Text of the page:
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Picture of peace: 2 votes a minute
90% polling over in a booth in four hours

A Bengal police constable sleeps on a bench at a booth in Uttar Bagi Chhit Free Primary School, South 24-Parganas, where 90 per cent of the votes had been cast by 12.30pm.
Picture by Anup Bhattacharya

Bishnupur, May 12: A Bengal police constable sleeping on a bench, poll officials relaxing in their chairs, not a single voter or central forces in sight… that’s a booth set up at Uttar Bagi Chhit Free Primary School in South 24-Parganas, where 90 per cent of the electorate had voted by 12.30pm.

“There are 665 voters here. Over 600 have already voted,” said Sukanta Das, the presiding officer of the booth at the school in Bishnupur.

The picture of peace was evident outside the booth, too.

Boys played cricket under the scorching sun while elders chose to stay indoors at Uttar Bagi village, part of the Diamond Harbour Lok Sabha constituency.

The Opposition, however, gave a different picture.

More than 90 per cent of the villagers had cast their votes in four-and-a-half hours, which meant 133 votes in an hour and more than two votes a minute.

“The voting was almost over by 11am. Such quick voting is nothing but rigging. Our polling agent was driven out of the booth and threatened,” said CPM leader Shamik Lahiri.

According to Lahiri, suspected Trinamul workers had voted on behalf of most of the villagers and had ensured that there were no protests.

Idris Ali Mullick, the CPM’s polling agent in Uttar Bagi, said he was forced out of the booth at 10am.

“Voting started a little after 7.20am. I found they (Trinamul workers) were not allowing our supporters to come inside the booth. One Trinamul worker stood beside the voting machine and instructed voters in the queue all day,” Mullick added.

The CPM’s agent said that when he protested, the presiding officer told the alleged ruling party supporters to leave the booth. “But they were back with a bigger group within minutes.”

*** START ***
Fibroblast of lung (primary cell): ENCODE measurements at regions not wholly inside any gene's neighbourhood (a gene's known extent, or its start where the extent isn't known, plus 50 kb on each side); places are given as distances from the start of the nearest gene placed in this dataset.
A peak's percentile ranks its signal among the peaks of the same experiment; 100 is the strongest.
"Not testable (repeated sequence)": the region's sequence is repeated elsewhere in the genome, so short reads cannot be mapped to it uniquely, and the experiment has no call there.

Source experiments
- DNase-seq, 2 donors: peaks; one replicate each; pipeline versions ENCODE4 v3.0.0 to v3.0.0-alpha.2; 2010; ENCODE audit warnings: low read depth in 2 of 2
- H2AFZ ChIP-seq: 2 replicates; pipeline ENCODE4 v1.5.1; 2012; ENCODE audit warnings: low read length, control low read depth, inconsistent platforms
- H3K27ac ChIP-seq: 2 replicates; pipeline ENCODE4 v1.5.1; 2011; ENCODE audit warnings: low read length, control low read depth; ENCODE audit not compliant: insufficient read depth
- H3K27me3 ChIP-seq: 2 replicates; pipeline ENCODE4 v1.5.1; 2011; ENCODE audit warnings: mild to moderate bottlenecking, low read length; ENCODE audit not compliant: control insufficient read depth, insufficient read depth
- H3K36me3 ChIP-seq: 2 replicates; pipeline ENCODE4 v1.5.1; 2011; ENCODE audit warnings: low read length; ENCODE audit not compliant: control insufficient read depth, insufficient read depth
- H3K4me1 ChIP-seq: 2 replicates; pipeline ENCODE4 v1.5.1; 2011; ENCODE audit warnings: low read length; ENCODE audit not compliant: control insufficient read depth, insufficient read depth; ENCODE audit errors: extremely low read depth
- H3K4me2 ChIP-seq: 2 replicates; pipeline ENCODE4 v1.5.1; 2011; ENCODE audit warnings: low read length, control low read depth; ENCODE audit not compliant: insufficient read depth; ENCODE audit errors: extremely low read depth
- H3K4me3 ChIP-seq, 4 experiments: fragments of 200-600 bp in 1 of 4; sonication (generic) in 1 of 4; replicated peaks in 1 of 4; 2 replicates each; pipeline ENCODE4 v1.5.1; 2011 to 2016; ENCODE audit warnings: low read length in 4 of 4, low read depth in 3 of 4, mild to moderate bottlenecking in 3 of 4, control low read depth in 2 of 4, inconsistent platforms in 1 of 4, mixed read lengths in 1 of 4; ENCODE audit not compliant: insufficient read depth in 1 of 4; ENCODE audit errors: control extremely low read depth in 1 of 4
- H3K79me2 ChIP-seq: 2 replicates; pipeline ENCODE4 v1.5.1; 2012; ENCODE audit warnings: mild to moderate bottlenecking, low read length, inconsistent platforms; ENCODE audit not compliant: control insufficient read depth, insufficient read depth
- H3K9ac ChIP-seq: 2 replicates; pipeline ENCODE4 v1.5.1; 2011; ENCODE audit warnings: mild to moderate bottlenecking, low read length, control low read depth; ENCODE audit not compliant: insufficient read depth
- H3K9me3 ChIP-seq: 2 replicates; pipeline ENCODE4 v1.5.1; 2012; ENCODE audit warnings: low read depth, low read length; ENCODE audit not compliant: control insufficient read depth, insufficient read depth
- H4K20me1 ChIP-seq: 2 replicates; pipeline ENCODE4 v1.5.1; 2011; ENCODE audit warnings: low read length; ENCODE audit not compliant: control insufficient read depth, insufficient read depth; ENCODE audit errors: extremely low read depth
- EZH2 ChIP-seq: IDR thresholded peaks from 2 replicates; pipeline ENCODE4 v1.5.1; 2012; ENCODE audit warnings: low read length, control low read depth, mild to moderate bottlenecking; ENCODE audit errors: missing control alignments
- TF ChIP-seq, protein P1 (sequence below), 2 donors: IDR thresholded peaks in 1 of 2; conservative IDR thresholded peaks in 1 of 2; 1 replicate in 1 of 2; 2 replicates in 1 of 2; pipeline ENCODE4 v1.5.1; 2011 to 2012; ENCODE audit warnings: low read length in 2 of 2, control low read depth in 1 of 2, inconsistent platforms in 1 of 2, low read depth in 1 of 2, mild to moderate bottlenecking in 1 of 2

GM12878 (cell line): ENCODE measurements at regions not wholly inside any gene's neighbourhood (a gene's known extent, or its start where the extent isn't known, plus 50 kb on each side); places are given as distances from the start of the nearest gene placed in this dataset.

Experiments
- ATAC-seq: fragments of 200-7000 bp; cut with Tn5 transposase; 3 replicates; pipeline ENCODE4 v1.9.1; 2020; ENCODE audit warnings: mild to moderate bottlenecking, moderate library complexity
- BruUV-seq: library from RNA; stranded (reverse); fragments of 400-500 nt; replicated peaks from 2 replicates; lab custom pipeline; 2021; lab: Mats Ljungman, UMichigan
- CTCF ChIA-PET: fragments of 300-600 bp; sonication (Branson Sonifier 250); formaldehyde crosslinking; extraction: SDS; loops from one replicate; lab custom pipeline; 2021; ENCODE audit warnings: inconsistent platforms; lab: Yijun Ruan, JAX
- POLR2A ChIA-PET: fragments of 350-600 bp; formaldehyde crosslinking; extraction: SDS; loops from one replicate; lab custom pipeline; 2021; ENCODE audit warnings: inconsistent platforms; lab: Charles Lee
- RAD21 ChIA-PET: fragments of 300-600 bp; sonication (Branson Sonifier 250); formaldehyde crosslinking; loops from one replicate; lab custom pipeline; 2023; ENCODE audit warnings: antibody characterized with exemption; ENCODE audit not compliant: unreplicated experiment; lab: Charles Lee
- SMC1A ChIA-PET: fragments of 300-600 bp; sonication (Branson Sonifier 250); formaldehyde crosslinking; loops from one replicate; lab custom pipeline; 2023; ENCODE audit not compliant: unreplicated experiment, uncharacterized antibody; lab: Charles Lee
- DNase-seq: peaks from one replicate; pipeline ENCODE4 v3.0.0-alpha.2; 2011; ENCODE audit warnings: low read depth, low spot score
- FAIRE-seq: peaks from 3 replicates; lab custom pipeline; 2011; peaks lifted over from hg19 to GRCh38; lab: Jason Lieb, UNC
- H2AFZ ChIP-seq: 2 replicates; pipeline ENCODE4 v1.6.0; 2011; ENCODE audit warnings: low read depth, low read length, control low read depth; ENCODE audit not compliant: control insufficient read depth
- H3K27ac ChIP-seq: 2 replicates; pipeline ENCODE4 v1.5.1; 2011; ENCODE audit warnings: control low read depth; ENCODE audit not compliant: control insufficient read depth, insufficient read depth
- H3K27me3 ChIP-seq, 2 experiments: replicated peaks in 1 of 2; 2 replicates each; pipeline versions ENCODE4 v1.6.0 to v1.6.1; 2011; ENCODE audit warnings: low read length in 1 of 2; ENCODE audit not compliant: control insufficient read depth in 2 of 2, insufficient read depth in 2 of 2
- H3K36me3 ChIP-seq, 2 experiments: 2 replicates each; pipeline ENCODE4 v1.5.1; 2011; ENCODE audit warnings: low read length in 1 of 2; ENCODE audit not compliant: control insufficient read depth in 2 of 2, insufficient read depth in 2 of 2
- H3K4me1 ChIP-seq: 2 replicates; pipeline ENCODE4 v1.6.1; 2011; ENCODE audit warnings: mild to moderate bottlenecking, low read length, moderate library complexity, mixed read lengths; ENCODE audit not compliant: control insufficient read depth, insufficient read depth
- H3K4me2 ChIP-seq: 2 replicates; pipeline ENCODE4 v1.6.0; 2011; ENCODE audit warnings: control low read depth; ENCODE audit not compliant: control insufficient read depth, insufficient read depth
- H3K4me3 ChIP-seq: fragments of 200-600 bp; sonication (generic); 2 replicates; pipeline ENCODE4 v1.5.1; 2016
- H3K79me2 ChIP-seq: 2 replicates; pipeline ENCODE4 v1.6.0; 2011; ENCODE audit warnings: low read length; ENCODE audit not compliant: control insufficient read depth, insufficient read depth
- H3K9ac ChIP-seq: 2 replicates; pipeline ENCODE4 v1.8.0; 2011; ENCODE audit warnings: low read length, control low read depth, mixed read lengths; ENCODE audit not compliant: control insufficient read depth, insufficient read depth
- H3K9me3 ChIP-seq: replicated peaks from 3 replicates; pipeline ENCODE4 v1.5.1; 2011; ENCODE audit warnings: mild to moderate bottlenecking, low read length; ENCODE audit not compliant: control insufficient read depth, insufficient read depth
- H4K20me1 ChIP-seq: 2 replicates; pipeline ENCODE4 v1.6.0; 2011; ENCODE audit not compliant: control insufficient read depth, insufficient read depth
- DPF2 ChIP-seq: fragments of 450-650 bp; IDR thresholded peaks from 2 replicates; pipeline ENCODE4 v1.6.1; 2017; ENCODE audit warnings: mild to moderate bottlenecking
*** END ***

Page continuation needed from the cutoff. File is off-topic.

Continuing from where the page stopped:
The CPM agent alleged that the suspected Trinamul workers threatened him to “keep silent or leave the booth”. “I was afraid as I was alone. I was beaten up once during the panchayat polls by members of the ruling party,” said Mullick.

Sources in the Congress and the BJP echoed Mullick.

When The Telegraph reached the booth at 12.30pm, there were only two polling agents — one from Trinamul and another for an Independent candidate. Two Bengal police constables were in sight, one of them enjoying his siesta on a bench.

“This is Trinamul’s ploy.… They will now say that if an independent candidate’s polling agent was present inside the booth, why didn’t the other parties send their agents?” said a Congress supporter.

Some voters The Telegraph spoke to complained that they were not allowed inside the booth.

When villager Jurmat Sardar reached the primary school around 10am, Trinamul supporters chased him away. “They told me not to go inside as they had already voted on my behalf,” said Sardar.

“How could I argue with them?” he asked.

The ruling party’s might was in full show in the Diamond Harbour constituency, from where Mamata Banerjee’s nephew Abhishek Banerjee is contesting. Trinamul leaders have admitted in private that they have been instructed to ensure that Abhishek wins by a huge margin.

Calcutta mayor Sovan Chatterjee, also the Trinamul president of South 24-Parganas, had said that he worked between six and eight hours every day to ensure Abhishek won. He had skipped office at the municipal corporation several times.

The CPM has asked for a repoll in 41 booths of Diamond Harbour constituency, most of which are in Bishnupur.

Asked if they saw anything unusual, a polling official in Bishnupur said: “I did not receive any complaint. Everything is peaceful. As this is lunchtime, people are not coming.”

T. Natarajan, the observer for Diamond Harbour seat, refused to speak.